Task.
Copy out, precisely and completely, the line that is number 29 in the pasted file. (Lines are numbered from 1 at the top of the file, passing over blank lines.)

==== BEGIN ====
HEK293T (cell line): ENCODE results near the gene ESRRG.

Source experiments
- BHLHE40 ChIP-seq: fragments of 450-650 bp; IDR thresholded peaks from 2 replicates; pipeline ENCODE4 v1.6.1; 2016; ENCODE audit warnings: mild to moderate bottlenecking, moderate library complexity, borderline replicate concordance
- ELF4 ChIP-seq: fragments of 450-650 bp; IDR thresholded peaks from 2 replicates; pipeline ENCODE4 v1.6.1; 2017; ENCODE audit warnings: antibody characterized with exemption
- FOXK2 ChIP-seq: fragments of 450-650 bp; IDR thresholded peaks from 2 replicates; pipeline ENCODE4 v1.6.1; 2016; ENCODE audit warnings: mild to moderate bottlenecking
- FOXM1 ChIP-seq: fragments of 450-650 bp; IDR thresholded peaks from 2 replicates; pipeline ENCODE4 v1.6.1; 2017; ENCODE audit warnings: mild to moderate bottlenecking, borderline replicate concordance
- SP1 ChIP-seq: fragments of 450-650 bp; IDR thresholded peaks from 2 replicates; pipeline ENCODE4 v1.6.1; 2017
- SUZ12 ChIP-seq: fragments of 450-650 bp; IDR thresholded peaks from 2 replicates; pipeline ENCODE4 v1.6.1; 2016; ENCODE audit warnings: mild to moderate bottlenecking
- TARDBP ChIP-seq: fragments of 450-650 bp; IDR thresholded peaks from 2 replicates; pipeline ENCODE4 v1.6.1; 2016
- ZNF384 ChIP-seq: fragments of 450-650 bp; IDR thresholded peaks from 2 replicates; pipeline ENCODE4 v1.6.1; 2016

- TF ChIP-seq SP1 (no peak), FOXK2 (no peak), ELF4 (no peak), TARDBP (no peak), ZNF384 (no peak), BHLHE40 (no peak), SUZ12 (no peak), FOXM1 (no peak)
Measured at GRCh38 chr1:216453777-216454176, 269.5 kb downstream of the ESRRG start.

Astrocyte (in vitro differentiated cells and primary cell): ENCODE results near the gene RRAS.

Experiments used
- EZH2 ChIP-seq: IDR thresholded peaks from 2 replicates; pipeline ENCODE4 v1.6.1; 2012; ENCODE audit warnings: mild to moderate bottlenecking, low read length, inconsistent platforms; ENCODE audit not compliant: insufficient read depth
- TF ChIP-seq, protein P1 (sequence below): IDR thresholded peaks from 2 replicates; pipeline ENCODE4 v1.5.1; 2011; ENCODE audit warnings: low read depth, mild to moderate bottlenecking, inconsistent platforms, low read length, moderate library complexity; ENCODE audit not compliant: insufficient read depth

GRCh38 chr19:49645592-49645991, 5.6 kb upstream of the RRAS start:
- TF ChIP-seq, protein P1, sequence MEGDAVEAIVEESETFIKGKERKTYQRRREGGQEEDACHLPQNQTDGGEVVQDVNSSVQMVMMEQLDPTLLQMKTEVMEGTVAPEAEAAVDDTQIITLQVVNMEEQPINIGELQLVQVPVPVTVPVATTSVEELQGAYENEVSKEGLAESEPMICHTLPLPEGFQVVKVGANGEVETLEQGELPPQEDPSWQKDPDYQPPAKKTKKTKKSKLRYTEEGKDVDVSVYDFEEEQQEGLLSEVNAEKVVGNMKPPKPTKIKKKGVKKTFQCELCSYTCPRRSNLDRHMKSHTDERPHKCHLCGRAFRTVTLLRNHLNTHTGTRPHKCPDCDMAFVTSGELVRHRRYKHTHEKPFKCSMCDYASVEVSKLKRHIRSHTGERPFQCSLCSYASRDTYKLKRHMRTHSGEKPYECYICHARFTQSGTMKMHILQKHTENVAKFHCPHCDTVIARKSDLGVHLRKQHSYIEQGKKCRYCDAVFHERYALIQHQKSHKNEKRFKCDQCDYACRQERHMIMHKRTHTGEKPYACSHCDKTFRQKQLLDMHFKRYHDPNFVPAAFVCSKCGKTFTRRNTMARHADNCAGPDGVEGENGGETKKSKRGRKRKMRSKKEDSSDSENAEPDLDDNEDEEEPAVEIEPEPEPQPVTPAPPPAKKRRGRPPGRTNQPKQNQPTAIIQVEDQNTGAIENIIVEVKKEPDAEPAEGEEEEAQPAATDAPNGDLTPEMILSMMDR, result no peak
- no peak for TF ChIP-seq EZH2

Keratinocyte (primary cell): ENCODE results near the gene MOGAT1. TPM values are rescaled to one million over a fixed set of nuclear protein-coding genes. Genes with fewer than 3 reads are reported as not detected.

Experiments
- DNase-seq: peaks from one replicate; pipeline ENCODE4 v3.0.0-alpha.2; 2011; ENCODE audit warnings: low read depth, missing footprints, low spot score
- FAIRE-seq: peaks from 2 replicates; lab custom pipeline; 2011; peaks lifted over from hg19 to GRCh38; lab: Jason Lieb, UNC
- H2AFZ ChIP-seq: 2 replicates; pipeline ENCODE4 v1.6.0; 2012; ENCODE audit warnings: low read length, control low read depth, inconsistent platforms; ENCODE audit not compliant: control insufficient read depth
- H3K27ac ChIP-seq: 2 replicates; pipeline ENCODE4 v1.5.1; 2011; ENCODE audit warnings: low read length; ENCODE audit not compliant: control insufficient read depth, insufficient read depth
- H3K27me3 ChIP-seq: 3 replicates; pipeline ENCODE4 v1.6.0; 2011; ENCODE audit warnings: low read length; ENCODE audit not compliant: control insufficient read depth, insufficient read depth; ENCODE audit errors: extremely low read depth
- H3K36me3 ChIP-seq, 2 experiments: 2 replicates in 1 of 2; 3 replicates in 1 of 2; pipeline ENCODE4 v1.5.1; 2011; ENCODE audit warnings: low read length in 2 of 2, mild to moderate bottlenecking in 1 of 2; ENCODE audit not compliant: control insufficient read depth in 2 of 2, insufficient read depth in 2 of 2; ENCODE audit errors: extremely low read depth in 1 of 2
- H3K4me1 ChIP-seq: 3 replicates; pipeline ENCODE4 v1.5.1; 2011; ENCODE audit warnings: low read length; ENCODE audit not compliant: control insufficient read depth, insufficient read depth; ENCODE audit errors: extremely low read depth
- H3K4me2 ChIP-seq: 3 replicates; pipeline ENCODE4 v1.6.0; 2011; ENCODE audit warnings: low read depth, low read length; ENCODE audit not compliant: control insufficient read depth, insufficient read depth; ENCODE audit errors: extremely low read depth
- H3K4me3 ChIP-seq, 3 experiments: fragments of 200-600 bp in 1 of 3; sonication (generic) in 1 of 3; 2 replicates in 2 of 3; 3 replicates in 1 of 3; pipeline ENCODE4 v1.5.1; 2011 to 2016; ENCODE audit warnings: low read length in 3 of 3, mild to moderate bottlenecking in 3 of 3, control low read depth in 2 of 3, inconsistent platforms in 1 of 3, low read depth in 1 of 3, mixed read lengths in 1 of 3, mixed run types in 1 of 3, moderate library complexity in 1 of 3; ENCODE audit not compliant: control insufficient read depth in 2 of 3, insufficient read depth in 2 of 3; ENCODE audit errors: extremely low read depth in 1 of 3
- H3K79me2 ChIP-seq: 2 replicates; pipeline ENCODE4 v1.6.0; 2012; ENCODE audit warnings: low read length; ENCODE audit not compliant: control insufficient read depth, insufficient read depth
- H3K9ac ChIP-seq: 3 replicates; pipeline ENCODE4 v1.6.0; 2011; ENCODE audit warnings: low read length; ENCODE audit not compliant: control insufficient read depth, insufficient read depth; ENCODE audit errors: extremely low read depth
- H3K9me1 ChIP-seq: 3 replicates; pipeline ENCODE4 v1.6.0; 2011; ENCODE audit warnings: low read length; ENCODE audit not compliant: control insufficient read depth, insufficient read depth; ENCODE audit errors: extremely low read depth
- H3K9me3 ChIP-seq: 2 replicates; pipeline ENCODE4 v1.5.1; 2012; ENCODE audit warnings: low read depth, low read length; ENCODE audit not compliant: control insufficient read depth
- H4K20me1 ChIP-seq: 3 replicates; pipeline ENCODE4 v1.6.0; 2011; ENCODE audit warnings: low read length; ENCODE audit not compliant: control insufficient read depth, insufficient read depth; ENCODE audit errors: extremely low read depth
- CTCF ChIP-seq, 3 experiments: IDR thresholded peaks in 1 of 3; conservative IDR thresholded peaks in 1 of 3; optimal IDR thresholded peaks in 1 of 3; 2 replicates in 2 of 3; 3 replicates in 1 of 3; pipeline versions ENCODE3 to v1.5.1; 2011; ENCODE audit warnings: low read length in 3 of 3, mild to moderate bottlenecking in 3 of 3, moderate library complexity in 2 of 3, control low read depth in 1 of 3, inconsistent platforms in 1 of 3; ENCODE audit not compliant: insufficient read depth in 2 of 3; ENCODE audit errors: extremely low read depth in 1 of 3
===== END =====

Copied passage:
- H3K4me2 ChIP-seq: 3 replicates; pipeline ENCODE4 v1.6.0; 2011; ENCODE audit warnings: low read depth, low read length; ENCODE audit not compliant: control insufficient read depth, insufficient read depth; ENCODE audit errors: extremely low read depth